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Remember news stories last month that Brett Butler, the comedian who starred in the successful sitcom Grace Under Fire in the '90s, was the subject of a GoFundMe fundraiser?
That was a tough moment for Butler, who had finally relented to her friend's pleas that she let him help with her financial situation, after falling six months behind in her rent. That situation was that she had depleted the $25 million fortune that she earned on the ABC show, which ran for five seasons between 1993 and 1998, even though, at one point, she earned as much as $250,000 an episode.
"I told him," Butler told the Hollywood Reporter in an interview published Thursday, "'I might've waited too long to do this, but I am so screwed right now. I've been ashamed. Almost ashamed to death.'"
Butler struggled with drug addiction before and even while her show — which, at its peak, ranked fourth in the ratings — was still on the air. Already recovering from alcoholism, she then became hooked on Vicodin, which she had been prescribed for sciatica. In fact, Butler said she only remembers about 80 of the 112 episodes that she made of the single-mom sitcom. But the co-stars who left the show because of her behavior remember, and ABC, which abruptly canceled Grace after she went to rehab and relapsed, surely do.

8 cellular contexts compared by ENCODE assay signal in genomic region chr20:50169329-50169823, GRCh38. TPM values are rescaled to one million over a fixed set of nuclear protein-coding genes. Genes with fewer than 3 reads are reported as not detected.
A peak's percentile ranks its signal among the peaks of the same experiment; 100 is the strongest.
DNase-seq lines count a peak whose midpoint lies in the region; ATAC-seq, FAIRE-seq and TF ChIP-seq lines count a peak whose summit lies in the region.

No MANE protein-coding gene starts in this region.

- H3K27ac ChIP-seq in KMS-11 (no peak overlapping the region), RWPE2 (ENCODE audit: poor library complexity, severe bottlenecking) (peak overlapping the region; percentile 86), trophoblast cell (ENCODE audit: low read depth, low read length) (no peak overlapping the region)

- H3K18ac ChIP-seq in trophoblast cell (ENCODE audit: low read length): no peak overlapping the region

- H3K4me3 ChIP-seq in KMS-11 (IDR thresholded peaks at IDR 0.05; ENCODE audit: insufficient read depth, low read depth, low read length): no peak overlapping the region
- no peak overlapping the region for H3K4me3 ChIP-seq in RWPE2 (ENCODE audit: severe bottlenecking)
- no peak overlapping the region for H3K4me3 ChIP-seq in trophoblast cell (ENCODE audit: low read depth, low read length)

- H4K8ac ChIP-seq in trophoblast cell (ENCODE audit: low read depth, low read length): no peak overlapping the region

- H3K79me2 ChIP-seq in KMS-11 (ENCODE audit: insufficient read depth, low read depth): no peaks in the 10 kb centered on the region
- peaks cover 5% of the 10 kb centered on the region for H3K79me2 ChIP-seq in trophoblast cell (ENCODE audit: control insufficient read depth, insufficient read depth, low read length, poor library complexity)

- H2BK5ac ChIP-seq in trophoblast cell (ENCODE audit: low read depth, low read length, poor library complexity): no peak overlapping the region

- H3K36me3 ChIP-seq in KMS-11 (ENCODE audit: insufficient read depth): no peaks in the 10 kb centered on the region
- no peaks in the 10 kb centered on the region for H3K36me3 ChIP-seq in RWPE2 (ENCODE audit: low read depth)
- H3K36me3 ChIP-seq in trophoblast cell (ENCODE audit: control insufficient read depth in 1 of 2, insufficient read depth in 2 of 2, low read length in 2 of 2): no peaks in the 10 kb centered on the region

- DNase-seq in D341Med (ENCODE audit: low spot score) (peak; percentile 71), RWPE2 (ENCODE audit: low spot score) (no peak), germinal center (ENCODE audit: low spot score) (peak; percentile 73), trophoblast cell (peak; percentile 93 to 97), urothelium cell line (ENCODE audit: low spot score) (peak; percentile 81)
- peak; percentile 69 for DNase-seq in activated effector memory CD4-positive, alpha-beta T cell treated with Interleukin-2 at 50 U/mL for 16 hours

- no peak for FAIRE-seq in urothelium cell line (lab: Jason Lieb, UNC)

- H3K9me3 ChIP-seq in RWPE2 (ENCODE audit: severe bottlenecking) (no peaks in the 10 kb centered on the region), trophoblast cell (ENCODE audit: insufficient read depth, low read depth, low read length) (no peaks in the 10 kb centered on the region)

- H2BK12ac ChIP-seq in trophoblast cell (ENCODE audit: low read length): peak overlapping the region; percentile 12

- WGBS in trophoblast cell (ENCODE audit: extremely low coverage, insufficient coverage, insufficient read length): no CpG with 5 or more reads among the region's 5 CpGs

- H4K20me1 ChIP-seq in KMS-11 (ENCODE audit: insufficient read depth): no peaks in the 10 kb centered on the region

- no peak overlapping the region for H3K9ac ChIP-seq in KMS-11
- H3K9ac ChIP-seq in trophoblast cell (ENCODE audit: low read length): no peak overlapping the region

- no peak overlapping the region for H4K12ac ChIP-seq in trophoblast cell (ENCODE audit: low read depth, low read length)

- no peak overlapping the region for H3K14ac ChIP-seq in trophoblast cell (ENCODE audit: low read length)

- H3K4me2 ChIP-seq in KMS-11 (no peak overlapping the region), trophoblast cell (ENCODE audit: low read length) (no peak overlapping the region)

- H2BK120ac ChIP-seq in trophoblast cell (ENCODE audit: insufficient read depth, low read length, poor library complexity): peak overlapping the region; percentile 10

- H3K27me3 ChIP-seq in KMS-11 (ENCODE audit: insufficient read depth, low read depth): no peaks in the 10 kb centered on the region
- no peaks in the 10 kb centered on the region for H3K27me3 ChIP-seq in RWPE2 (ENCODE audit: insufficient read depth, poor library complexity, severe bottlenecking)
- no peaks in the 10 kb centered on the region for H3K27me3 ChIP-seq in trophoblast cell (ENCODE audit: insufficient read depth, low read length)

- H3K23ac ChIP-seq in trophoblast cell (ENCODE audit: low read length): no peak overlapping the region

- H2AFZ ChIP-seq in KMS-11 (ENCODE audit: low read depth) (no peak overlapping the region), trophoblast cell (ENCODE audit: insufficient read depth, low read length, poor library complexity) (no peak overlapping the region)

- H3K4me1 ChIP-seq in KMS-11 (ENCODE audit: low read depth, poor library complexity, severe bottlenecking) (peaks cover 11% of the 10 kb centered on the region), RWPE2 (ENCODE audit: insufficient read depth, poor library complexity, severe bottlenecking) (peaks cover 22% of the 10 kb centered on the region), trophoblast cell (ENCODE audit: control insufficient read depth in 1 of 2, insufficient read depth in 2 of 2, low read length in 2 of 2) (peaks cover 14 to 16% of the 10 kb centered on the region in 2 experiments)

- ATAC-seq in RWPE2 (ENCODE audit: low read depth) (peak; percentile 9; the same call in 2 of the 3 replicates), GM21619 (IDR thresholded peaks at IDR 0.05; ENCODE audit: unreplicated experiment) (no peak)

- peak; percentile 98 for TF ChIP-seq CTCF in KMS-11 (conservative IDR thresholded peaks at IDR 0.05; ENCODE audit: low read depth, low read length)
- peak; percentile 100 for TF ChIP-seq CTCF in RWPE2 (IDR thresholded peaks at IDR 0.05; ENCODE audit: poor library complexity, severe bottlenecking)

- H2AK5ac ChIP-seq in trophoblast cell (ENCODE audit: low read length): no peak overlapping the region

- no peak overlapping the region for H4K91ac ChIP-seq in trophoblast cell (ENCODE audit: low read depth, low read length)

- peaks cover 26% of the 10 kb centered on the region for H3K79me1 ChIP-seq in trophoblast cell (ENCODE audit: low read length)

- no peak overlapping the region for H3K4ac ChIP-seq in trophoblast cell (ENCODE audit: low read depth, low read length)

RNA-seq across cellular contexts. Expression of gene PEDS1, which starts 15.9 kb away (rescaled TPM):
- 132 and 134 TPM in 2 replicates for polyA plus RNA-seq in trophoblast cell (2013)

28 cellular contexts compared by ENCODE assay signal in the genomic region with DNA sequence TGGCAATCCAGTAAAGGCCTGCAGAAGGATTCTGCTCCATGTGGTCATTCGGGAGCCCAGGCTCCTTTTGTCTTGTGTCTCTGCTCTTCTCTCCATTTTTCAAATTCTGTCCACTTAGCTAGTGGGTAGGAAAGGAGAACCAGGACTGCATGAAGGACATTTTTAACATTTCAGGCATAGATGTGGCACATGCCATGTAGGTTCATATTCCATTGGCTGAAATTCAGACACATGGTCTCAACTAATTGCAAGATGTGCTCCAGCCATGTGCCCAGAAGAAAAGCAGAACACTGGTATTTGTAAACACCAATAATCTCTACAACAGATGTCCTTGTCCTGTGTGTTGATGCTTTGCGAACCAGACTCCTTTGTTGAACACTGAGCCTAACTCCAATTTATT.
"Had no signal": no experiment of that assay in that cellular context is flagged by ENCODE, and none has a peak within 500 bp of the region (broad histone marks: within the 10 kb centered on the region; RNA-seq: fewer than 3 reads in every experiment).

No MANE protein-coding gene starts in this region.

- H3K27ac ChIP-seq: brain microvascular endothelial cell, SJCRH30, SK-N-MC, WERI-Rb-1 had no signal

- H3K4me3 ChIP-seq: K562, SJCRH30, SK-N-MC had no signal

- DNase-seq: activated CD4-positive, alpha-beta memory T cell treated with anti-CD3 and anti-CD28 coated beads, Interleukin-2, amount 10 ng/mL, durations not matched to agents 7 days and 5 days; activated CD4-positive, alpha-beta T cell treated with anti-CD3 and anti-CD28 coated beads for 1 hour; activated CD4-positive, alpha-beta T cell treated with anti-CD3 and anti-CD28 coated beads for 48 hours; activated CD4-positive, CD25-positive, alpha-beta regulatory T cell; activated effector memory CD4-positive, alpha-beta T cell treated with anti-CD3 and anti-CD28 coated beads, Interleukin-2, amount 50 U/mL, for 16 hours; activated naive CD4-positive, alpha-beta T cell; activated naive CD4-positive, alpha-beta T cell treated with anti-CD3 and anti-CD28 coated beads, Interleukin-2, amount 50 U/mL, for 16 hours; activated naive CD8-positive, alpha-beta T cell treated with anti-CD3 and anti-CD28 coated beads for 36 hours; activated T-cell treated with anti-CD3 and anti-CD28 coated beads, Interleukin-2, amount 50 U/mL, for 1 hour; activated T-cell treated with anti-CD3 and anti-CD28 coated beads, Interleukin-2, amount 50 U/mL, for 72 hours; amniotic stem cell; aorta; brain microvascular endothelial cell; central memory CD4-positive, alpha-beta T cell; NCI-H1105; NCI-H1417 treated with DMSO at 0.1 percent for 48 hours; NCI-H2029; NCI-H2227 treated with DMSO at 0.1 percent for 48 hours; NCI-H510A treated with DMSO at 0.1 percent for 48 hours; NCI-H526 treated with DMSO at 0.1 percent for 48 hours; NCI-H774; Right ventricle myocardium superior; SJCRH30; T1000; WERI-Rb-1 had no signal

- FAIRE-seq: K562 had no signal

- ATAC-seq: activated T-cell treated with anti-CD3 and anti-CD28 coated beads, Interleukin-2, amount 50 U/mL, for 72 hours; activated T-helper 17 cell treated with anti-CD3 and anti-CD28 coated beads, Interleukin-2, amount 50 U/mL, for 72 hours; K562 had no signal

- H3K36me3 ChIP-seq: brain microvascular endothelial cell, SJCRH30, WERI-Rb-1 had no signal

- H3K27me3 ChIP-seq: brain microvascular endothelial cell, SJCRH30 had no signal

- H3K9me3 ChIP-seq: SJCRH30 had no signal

"At the bloody bitter end, I really was difficult," Butler said. "I was out of my mind. Drugs will do that to you. The show should have been pulled sooner than it was."
The comedian and actress said she's been clean — off drugs and alcohol — since July 1998.
Still, her money troubles were just beginning back then.
"I was a little bit too trusting with some people that worked for me, and I had a lot of things stolen," Butler explained. "That's just stupid on my part, not to have insurance for those things. And to loan and give a lot of money away. I really just felt so guilty for having it — I almost couldn't get rid of it fast enough."
After the show, the Alabama native moved to Georgia, where she bought a farm. She couldn't keep up with payments. However, she shot down a 2011 report from Entertainment Tonight that said she had lived in a homeless shelter.
Then, once Butler was ready to return to acting, she couldn't get a job. It was Charlie Sheen of all people — who had also both sparred with Grace Under Fire creator Chuck Lorre and publicly struggled with addiction — who offered a lifeline. He helped Butler get hired for a recurring role on his former FX show Anger Management, and she's since made appearances on series including How to Get Away With Murder, The Walking Dead and The Morning Show.
"If it wasn't for Charlie, there's no way I would have been on that show," Butler said. "It literally saved me."
Of course, she earns much less than she once did, and the COVID-19 pandemic has left her with a dearth of acting roles. She's also dealing with depression, which she likened to a "monster that moved into my house."
Home is currently a $2,500-per-month, one-bedroom apartment in L.A. Butler noted that she spends money, too, taking care of a horse that remains in Georgia.
"I'm not the only one in this boat," she said. "Most people that are in it never had the opportunities I did. It doesn't really lessen my self-loathing or fear about it, but I do realize that."